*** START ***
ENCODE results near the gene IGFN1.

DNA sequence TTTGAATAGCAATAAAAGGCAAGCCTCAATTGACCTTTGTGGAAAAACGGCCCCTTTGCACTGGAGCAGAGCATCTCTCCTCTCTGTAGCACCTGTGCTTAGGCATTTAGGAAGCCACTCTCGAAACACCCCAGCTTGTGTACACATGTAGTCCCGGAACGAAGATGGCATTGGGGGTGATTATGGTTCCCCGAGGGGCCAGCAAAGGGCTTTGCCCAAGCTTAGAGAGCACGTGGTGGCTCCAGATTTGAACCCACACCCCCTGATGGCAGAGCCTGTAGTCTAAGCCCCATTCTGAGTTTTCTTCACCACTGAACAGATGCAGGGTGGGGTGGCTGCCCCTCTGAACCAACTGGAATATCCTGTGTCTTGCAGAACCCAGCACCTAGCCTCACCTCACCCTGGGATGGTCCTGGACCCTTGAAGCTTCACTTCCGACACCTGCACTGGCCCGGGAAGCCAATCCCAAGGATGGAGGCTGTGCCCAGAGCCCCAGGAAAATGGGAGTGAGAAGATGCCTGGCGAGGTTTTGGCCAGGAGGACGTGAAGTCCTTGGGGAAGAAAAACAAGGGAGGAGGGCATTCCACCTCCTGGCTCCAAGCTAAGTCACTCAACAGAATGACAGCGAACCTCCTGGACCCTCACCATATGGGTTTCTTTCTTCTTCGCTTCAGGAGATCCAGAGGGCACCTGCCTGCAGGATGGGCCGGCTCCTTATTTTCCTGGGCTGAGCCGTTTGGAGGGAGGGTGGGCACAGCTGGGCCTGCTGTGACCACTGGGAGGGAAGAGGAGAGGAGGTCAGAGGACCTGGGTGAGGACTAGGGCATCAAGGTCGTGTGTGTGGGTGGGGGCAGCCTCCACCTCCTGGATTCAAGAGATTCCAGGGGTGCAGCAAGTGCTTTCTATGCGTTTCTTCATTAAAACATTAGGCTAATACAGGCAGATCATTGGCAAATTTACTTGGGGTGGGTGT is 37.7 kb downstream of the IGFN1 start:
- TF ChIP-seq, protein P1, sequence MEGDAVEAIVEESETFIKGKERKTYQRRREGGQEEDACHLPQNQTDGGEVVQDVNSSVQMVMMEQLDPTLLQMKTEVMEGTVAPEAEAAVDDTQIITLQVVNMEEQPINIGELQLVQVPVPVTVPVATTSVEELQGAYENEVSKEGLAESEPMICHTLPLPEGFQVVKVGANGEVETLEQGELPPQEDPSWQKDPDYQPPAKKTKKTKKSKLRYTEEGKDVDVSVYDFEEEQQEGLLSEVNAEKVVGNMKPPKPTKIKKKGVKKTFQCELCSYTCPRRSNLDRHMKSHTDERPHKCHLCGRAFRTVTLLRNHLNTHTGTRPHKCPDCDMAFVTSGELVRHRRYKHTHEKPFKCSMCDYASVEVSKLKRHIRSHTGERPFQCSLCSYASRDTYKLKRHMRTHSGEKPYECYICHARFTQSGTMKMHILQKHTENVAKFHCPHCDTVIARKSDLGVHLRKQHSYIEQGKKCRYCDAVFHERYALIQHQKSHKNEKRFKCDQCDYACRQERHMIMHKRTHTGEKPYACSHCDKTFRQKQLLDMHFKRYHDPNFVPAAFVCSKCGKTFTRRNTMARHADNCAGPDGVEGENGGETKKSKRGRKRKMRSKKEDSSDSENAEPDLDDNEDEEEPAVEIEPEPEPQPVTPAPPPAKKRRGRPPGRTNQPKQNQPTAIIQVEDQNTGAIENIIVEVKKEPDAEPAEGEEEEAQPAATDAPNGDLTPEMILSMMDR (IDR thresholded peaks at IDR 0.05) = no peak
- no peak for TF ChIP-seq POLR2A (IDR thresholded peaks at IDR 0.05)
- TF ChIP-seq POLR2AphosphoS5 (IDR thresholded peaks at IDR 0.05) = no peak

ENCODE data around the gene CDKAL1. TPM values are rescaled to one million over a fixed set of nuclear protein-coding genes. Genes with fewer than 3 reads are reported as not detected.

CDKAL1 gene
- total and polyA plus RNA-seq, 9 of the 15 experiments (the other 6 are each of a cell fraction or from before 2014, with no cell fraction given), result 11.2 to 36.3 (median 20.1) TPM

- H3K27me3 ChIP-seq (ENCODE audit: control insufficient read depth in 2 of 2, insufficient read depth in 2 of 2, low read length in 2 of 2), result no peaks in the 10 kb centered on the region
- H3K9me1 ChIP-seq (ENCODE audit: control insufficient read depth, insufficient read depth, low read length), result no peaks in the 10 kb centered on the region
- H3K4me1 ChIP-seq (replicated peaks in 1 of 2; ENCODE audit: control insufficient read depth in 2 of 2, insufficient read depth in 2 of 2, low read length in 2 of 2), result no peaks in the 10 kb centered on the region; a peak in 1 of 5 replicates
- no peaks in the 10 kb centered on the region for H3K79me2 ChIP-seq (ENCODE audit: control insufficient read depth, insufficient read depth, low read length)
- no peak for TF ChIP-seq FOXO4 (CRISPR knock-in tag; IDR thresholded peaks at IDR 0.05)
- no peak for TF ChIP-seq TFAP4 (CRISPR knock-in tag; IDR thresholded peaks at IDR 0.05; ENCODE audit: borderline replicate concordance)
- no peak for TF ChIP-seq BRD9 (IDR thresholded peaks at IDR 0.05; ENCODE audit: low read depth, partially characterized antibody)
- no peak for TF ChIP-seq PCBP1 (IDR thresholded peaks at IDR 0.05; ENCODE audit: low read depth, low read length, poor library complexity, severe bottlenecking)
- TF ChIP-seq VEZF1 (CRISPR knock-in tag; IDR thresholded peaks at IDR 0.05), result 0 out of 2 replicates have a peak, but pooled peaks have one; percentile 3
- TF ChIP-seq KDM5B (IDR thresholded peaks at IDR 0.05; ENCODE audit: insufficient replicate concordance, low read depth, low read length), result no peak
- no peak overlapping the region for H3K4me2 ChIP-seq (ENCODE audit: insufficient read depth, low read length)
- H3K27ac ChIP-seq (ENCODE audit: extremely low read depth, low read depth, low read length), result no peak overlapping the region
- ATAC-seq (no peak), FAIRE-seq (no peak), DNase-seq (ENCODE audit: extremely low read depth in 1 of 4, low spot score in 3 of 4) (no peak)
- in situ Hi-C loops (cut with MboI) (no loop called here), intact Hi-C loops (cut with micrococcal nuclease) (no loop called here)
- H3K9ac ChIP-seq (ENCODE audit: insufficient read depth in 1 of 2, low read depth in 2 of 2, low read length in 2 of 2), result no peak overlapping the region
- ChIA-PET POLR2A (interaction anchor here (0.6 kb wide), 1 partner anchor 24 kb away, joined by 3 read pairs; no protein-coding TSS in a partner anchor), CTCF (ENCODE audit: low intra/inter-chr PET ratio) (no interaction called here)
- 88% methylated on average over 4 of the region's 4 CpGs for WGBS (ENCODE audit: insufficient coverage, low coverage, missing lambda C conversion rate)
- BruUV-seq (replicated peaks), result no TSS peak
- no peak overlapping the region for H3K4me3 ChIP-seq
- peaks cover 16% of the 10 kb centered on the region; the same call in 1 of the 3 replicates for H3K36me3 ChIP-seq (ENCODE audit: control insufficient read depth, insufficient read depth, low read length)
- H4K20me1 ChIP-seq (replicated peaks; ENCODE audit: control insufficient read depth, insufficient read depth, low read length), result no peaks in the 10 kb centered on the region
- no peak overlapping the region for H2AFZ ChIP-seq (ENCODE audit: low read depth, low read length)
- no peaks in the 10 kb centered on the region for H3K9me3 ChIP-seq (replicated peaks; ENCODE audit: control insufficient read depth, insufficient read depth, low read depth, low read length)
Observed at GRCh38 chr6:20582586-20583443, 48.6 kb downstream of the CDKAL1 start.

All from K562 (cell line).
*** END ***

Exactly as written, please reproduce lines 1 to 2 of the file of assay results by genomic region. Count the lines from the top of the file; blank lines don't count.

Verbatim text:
ENCODE results near the gene IGFN1.

DNA sequence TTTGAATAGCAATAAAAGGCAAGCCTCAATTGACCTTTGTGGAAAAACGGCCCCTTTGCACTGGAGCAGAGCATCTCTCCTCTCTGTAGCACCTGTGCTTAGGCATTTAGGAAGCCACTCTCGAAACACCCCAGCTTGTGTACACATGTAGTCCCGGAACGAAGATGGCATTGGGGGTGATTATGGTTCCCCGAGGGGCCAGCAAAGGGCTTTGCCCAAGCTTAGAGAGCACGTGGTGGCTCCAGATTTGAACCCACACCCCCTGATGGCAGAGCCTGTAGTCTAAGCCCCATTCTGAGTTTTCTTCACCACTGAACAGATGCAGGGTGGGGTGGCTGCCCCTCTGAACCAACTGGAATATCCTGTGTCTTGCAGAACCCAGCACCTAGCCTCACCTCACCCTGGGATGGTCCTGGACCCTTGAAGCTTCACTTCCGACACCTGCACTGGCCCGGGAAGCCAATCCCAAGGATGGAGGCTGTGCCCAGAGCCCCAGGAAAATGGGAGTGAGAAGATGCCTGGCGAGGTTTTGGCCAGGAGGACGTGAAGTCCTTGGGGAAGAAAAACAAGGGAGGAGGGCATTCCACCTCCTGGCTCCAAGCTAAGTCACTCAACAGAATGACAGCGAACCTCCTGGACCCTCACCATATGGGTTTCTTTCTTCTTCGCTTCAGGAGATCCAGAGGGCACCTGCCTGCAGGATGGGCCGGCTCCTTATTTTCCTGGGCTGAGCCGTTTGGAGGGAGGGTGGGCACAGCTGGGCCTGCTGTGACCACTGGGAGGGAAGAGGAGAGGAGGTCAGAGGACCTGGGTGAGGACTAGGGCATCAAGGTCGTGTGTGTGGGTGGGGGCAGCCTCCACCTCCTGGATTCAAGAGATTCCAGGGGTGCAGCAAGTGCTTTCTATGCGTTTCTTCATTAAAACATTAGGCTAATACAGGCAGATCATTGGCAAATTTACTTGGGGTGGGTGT is 37.7 kb downstream of the IGFN1 start: